Engaging with your students

Students are motivated to participate in surveys when they believe their feedback will impact change.  When they feel like their time and effort in giving feedback won't matter, they tend to refrain from participation. Even though we send out email invitations to your students, it is important that they also receive an overt invitation from you.

  • Consider setting aside some class time for students to complete the surveys. You can ask students to take out their phone or laptop and fill out the form right away.
  • Consider adding a short section to your course syllabus about student feedback and review it with your students at the beginning of the term. See your survey schedule to add specific dates. The note could look something like: 

Learning Experience Feedback: Towards the end of the course, you will receive an email from the Course Experience Survey (CES) program inviting you to give feedback (confidentially) on your learning experience in this course. You will get to reflect on how the course content worked for you as well as provide feedback on my teaching. I value this feedback and use it to make changes to this course, reflect on my teaching approach, and add highlights to my teaching portfolio. If you have any feedback or concerns before this time, please do not hesitate to reach out to me.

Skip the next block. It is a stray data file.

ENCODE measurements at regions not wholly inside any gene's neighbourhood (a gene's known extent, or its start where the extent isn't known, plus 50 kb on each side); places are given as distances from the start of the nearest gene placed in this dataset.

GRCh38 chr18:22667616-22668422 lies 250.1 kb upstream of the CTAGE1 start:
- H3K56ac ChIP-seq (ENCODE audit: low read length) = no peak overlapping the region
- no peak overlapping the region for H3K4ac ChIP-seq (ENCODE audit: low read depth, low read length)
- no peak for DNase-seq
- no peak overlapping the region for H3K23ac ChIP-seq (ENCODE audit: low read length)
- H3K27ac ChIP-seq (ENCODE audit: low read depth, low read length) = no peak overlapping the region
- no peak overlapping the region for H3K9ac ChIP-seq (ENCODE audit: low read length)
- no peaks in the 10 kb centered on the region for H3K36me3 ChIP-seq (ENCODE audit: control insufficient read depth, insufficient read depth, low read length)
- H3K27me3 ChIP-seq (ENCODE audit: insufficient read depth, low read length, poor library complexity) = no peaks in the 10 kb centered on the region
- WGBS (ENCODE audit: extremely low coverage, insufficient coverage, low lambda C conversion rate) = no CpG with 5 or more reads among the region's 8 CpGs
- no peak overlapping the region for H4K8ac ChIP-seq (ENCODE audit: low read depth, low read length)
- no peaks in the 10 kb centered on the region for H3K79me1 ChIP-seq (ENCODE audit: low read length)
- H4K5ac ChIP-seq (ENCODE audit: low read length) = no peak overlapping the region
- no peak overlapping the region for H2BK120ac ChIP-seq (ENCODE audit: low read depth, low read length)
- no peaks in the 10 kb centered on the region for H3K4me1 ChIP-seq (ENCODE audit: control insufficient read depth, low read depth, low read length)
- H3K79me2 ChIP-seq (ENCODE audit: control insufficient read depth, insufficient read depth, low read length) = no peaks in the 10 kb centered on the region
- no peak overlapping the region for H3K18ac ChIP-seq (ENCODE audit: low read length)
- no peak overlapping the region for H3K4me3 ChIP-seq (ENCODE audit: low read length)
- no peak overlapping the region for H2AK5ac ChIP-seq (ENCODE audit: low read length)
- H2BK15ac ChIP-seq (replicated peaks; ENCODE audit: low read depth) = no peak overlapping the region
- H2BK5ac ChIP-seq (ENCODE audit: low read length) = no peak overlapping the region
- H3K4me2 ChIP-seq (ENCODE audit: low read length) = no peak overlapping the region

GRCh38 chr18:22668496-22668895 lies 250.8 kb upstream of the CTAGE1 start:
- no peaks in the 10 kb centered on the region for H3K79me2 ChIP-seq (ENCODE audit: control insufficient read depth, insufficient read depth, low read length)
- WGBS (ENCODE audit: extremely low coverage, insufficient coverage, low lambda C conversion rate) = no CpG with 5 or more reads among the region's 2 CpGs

The SETC Improvement Project: Response Rates

"Online surveys have low response rates compared to the paper version. I used to get at least 80%!" Is a common refrain heard at higher education institutions using online student feedback systems. A low response rate is concerning. How can an instructor reliably generalize aggregated response data to their students? The first step in raising the response rate is explained above: let your students know that their feedback matters to you. Going further, our team is analysing data to understand the demographic make-up of responders and non-responders. We are also speaking directly with students to understand where they are coming from. You can learn more about the response rate analysis here on the SETC Improvment Project page.